Monday, April 30, 2012

The Detail That Makes The Whole

Sometimes a piece should be finished, all done, but something — and it's usually something very small — still irritates, calling attention to itself as not quite, or not yet, right.  My recent set of Compositions 2012 #s 1 - 7 on this blog provides a good example.  These are prose scores, written in text rather than a conventional staff and note graphic notation, and they are a parody (in the musical sense) of some famous pieces by one of my teachers, La Monte Young, which use the text "Draw a straight line and follow it."  I admire La Monte's straight line, which is a consistent element in his very consistent music, but I've never quite been able to stick to straight lines myself. For better or worse, I tend to meander, and my first Composition 2012 was simply a one-off, lightly affirming this. And then — for better or worse — I realized that I had to make a set of these, and in the Youngian spirit it had to be a set of seven, which I completed over the next week or so, gradually realizing that however lightly, even whimsically, the exercise began, it did have a useful, even serious function for me, making an attitude toward working, my own, a bit more clear.  So useful, but still whimsical.  When La Monte works, he tends to the thorough-going, even complete, examining all the possibilities of a set of conditions, and like his straight-line-edness, I treasure but have considerable personal distance from that approach.  And my set of seven  is a minor exploration of wandering, crooked or broken lines, composerly but by no means complete, like a 12-tone aggregate. When I was done with seven, I stopped, for the task was complete.*  But one of the seven continued to irritate. Something was not quite right. I had written, in Composition 2012 #6: "Plant a straight row of black tulip bulbs. Wait."  La Monte's structure was clearly echoed there: instructions for a performance with two tasks, and the suggestion of these tasks taking some amount of time with the adjective "straight" preserved. The black tulips were entirely my own responsibility because this was written right in the middle of an excellent tulip season and I happen to like "black" ones, those deep maroon beauties which always suggest — to me at least — that there's something wrong with the color on your mental TV set and does so in the sexiest possible way.  But "black tulips", in this context, this set of prose scores, irritated because they didn't fit at all. There was no straight line connecting them to this context.  It irritated, until a few days later, an improvement suggested suddenly itself in the middle of a morning walk with terrier mutt Lucky, the composer's best friend.  What I was after were not black but broken tulips, tulips which carry the tulip breaking virus, which makes the flowers multi-colored rather than locked onto a single color.  These are often startling plants and that word "broken" created a resonance with other texts in this set, a straight-but-broken line, patiently attended to among other kinds of not-straight and straightforwardly followed lines.  Now this may sound, for some of you, as something more like writing poetry than composing music, indeed you may not recognize any music at all in my doggerel, and that's okay, but trust me, my impulse here is entirely musical and this text articulates something I happen to find important about the way music proceeds from one moment to the next.  In any case, be assured that resolving this little irritation, moving from black to broken, or black broken, was a musical line I found worth following.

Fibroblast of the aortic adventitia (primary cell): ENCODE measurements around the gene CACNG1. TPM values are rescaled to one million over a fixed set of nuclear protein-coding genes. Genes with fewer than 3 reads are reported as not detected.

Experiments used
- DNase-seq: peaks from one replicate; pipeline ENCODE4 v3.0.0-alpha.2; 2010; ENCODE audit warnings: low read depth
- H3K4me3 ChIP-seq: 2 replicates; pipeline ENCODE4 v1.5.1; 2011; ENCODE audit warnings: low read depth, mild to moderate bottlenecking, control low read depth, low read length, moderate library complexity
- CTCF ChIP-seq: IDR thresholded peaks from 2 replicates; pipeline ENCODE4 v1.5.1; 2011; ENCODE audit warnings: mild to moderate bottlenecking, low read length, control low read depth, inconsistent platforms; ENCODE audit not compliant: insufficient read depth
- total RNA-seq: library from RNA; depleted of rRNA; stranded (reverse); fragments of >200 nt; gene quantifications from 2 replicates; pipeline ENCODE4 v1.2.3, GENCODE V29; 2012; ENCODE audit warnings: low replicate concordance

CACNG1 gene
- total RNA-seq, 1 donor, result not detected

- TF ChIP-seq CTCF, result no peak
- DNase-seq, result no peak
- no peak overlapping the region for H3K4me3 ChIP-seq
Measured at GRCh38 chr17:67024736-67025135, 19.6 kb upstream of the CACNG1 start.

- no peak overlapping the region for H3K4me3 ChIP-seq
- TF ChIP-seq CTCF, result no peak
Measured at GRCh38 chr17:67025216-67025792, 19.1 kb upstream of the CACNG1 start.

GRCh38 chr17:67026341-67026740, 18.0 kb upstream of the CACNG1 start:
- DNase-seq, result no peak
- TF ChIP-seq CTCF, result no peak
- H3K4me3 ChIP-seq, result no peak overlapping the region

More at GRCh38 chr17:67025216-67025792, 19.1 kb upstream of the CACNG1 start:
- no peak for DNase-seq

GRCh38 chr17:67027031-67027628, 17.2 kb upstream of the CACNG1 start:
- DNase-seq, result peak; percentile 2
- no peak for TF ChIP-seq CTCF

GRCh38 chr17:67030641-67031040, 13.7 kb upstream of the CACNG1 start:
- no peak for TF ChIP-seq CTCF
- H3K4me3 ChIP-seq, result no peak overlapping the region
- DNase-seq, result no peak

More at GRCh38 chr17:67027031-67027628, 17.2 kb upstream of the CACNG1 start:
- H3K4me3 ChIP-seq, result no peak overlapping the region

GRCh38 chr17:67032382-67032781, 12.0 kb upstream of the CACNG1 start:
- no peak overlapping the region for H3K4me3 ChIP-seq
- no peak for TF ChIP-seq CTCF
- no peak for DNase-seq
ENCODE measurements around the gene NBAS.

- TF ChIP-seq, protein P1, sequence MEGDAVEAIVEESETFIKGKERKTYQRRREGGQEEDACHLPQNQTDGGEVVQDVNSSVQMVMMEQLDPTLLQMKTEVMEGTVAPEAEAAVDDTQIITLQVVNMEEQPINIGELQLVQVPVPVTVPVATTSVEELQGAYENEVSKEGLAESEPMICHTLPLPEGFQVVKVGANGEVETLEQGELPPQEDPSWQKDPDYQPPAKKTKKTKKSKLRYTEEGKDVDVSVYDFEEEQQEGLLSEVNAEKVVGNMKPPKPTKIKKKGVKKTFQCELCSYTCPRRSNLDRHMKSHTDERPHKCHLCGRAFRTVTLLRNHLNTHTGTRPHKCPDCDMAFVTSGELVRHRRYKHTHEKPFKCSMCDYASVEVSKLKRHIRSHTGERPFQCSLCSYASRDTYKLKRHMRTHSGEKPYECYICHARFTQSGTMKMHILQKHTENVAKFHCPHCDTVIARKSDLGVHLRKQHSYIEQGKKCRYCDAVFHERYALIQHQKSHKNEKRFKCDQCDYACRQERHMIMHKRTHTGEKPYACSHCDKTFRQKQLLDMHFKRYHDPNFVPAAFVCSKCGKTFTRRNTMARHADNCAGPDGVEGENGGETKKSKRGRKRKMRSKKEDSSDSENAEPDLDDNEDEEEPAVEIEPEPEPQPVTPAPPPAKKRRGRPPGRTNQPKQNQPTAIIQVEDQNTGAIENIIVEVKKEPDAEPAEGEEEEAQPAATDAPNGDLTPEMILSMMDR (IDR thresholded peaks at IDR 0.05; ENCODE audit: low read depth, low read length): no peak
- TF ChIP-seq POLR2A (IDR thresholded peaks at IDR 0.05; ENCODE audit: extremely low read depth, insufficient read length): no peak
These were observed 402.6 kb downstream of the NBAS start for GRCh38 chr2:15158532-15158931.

* If there were an eighth piece, it would have gone like this: "Composition 2012 #8: Don't draw a straight line, draw a bunny and follow that."  But there are only seven pieces, so this composition does not exist.

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